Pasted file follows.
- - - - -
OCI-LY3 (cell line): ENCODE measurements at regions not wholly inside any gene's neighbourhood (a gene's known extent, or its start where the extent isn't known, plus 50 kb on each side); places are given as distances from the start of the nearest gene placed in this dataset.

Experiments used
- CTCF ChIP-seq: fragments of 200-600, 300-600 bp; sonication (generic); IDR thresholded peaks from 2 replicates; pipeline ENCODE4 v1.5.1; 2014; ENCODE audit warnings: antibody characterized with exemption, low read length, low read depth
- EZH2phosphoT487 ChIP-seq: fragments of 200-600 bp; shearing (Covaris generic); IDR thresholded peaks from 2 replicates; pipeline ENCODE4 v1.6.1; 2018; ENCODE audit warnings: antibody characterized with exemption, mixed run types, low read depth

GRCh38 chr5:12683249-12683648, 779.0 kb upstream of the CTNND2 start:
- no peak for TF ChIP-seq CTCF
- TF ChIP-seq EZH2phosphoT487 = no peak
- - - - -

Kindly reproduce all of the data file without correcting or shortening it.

OCI-LY3 (cell line): ENCODE measurements at regions not wholly inside any gene's neighbourhood (a gene's known extent, or its start where the extent isn't known, plus 50 kb on each side); places are given as distances from the start of the nearest gene placed in this dataset.

Experiments used
- CTCF ChIP-seq: fragments of 200-600, 300-600 bp; sonication (generic); IDR thresholded peaks from 2 replicates; pipeline ENCODE4 v1.5.1; 2014; ENCODE audit warnings: antibody characterized with exemption, low read length, low read depth
- EZH2phosphoT487 ChIP-seq: fragments of 200-600 bp; shearing (Covaris generic); IDR thresholded peaks from 2 replicates; pipeline ENCODE4 v1.6.1; 2018; ENCODE audit warnings: antibody characterized with exemption, mixed run types, low read depth

GRCh38 chr5:12683249-12683648, 779.0 kb upstream of the CTNND2 start:
- no peak for TF ChIP-seq CTCF
- TF ChIP-seq EZH2phosphoT487 = no peak